An encouragement to make our words sing, from the great master of organised sound.

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Echoing patterns…

In episode 1 of the BBC’s Great Poets In Their Own Words, UCL Professor of English John Mullan notes that “It was often said that WH Auden had this peculiar gift of making ordinary words sound terribly poetic by putting them into echoing patterns of sounds.”

This strikes me as a neat reminder of how putting ordinary words together in ways that sound right and ring true is at the heart of all forms of good writing. The meaning of our words is, of course, critical, but so too is the music. Indeed, the music reinforces the meaning. On this front, it’s not just the sound of each individual word that counts, but the patterns they create when we combine them – not just the single note but the rhythm and melody of the piece as a whole.

So whether it’s a famous poem or everyday business communication, it’s always good to write not just with your head and your heart but also with your ears – to create patterns that echo positively.

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Familect blinkies…

The readiness of the English language to welcome with open arms mighty fine new words is one of its great strengths, and family slang, or familect, is one of the more entertaining and inventive sources.

This particular strain of lovable language finds a happy home in Kitchen Table Lingo – an ideal summer book to dip into while “bibbly” (tipsy) or “incatacipated” (when you are trapped beneath a cat asleep on your lap). To add to the pot, here’s a homespun neologism courtesy of my daughter: “blinky” – when a great idea suddenly appears in your head, making your eyes widen in wonder.

If you have any familect blinkies of your own, please feel free to share – the more the merrier!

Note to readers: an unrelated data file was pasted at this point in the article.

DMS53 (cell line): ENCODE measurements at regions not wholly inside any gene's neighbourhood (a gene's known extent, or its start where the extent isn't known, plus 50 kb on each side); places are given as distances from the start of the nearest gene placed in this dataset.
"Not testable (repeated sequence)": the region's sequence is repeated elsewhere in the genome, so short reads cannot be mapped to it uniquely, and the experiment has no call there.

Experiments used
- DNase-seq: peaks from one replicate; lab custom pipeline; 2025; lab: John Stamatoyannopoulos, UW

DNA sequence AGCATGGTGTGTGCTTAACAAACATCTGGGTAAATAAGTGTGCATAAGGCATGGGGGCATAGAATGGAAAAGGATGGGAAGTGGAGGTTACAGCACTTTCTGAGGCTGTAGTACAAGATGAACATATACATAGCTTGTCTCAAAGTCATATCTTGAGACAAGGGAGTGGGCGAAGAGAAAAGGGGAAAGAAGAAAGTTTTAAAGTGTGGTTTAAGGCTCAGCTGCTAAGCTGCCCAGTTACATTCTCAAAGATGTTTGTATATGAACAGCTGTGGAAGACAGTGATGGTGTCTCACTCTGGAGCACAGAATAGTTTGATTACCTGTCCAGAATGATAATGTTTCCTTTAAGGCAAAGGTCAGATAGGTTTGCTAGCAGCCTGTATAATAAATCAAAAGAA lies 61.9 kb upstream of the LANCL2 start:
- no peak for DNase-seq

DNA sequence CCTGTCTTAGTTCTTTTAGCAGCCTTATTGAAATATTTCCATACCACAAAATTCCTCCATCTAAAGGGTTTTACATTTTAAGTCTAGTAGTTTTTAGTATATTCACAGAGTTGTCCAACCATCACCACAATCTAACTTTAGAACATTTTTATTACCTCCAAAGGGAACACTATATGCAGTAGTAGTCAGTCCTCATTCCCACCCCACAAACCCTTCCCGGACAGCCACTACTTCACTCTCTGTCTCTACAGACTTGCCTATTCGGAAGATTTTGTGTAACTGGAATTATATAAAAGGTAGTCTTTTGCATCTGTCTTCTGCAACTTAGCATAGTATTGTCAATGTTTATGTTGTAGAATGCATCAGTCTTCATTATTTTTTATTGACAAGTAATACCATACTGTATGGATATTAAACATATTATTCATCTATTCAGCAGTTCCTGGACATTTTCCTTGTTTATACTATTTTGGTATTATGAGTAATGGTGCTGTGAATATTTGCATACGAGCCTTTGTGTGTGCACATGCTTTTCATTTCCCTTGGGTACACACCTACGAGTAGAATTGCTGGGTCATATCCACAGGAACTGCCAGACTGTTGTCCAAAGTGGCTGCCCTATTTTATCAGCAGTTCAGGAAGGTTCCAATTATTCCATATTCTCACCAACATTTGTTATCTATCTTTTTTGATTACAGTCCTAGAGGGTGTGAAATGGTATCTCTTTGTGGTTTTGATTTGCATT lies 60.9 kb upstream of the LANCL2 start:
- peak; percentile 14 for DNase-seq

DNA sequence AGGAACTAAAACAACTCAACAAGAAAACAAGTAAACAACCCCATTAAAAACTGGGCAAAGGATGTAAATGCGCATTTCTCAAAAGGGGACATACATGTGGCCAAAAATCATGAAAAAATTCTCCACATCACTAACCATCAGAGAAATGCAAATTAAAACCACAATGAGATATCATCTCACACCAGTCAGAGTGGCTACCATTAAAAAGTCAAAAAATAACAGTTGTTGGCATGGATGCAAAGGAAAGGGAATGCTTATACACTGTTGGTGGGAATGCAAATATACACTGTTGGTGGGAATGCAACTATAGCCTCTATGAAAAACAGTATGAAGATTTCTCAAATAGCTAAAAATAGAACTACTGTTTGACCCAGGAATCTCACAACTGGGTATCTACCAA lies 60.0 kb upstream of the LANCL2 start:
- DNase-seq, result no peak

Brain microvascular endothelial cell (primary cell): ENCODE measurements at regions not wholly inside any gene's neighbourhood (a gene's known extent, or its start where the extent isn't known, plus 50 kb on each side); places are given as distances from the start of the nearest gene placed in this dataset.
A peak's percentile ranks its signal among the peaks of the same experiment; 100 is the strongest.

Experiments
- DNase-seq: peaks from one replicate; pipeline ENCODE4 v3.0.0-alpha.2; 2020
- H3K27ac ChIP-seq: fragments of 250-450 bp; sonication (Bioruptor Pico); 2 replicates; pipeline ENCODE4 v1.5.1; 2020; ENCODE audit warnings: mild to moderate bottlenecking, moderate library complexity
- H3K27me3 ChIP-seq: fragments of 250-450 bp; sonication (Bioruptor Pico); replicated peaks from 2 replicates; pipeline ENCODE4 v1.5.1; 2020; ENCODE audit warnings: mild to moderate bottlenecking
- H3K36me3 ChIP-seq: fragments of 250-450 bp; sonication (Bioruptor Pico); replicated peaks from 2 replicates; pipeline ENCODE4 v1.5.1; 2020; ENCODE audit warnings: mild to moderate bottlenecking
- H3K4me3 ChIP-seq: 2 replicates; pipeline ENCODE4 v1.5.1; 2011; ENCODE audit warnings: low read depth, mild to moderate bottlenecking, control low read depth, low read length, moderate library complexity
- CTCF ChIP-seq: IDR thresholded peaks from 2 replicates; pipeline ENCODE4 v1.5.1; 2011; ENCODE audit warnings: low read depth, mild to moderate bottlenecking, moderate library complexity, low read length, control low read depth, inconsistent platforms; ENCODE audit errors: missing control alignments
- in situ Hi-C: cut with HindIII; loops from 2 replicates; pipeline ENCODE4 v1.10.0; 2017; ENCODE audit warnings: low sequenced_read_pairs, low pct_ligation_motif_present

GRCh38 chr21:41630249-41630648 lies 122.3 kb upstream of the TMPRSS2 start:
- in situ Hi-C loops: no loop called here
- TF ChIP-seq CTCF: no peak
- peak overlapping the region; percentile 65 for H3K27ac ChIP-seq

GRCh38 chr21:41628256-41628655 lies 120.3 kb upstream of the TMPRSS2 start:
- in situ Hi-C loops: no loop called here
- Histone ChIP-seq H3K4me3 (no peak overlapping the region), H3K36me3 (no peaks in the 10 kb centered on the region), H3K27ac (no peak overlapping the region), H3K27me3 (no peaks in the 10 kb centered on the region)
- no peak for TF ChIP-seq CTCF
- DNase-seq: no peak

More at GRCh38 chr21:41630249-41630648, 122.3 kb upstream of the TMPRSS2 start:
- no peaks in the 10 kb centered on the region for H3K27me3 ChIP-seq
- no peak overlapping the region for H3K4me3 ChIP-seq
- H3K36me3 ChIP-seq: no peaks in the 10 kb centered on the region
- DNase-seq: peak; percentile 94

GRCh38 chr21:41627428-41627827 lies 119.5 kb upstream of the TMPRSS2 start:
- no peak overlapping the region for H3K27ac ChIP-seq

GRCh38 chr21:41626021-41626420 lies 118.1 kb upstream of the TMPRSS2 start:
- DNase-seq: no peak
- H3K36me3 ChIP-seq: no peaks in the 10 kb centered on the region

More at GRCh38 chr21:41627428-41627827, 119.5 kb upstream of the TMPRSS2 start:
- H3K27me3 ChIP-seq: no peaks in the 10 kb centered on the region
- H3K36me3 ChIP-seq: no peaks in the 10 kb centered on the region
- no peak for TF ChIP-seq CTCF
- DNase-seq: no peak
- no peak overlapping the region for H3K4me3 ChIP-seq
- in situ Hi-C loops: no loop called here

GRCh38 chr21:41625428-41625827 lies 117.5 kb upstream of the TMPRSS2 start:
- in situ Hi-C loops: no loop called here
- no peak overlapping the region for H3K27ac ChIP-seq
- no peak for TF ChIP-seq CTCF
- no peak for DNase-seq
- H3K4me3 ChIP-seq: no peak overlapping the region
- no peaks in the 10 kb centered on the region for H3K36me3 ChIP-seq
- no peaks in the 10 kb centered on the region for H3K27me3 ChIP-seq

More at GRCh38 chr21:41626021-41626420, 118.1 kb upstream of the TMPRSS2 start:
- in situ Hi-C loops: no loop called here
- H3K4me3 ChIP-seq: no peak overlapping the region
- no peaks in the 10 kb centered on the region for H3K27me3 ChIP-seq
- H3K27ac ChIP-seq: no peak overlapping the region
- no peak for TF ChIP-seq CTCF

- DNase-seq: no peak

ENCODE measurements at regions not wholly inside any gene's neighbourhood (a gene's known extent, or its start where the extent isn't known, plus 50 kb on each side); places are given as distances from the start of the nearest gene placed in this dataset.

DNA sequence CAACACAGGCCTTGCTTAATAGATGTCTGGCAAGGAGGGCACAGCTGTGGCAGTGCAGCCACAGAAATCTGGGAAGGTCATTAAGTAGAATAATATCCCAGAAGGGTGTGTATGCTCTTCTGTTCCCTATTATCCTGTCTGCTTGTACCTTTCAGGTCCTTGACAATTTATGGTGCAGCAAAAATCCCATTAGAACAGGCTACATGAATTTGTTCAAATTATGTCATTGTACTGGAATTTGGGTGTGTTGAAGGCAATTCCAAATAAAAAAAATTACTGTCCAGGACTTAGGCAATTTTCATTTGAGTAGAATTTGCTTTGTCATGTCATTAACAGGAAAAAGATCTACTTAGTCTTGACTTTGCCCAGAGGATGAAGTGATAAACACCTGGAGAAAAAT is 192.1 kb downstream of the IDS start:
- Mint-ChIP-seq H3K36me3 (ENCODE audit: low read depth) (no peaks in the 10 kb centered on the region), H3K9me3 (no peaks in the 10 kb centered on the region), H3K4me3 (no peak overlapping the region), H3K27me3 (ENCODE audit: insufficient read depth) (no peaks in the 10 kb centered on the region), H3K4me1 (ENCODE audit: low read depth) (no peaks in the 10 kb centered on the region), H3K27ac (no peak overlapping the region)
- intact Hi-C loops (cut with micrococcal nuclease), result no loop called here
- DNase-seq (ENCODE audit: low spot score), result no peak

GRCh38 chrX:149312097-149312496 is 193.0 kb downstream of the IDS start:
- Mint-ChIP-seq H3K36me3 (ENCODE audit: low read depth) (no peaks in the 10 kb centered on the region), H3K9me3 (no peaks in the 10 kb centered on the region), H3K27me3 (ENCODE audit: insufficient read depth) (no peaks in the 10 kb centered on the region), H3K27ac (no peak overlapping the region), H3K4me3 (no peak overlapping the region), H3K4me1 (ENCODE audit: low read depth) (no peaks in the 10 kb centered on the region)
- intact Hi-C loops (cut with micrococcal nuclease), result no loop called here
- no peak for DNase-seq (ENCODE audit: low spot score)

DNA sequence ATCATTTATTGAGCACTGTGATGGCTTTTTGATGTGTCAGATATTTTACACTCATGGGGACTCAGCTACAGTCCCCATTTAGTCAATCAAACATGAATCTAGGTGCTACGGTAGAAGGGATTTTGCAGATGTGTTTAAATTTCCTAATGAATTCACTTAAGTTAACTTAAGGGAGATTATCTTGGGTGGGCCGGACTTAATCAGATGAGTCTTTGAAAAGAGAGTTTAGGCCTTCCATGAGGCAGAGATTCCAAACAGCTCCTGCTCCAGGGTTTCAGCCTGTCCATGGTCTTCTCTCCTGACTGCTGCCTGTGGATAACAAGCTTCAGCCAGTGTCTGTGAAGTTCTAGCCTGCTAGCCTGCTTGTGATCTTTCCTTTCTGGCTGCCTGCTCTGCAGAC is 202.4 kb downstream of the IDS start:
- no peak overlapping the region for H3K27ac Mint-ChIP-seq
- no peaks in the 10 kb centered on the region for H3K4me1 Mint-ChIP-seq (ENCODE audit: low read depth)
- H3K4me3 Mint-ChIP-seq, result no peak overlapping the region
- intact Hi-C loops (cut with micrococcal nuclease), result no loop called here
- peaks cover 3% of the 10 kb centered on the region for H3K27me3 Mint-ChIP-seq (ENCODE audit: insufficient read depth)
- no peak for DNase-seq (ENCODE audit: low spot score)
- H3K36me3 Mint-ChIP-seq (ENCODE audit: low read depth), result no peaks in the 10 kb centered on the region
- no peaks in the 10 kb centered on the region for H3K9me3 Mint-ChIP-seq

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Paris Pernod parties…

Currently at the door of my local bookshop is a brilliant idea, Blind Date with a Book:

For £8 (c$10) a pop, you can choose from a selection of identically brown-paper-packaged mystery books, with the help of a few enticing descriptions. Half the fun is in detecting a book you know and love – such as the one that lies beneath ‘Expatriates, Spanish bullfights, Paris Pernod parties, Jealousies, Classic’. (I won’t spoil the experience by revealing the title, but it is indeed a classic.) The other half is in not having a clue what book it is – ‘Cosmic collision, Princess, Dynamite, Love and lust, Quirky’ anyone?

Whether it’s an old favourite or a new read – whichever book you choose, enjoy your date!

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A good story…

“All the best facts, figures and arguments in the world can’t change a person’s mind. The only thing that can do that is a good story,” says Richard Powers, in his sylvan epic The Overstory.

So what counts as a good story?

For me, it’s a story about something that matters, well-told. Substance and song. A story that holds and rewards our attention, and changes us for the better along the way.

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Meaning, colour, and music…

In a Norwich charity shop not so long ago I picked up, for £2.99 (c$4), a copy of Herbert J. C. Grierson’s Rhetoric and English Composition. Published back in 1944, it is full of insights that still hold true. Insights such as this one, in the chapter on The Choice of Words: “To the poet and orator [words] are living things, the winged messengers of their thoughts and feelings, and like the birds they have three properties – body or meaning, colour, and music.”

Alongside their dictionary definition (their meaning), words also have colour “the associations which gather around a word by long usage”, and music – their melody and rhythm. Taking all three together, every word has the potential to make us think, and feel, and hear different things.

This is powerful stuff. In choosing the right words to tell our stories, we can play with all three properties – meaning and colour and music – to appeal to the head and the heart and the ears. So our stories not only convey clearly, but feel right and sound good, too.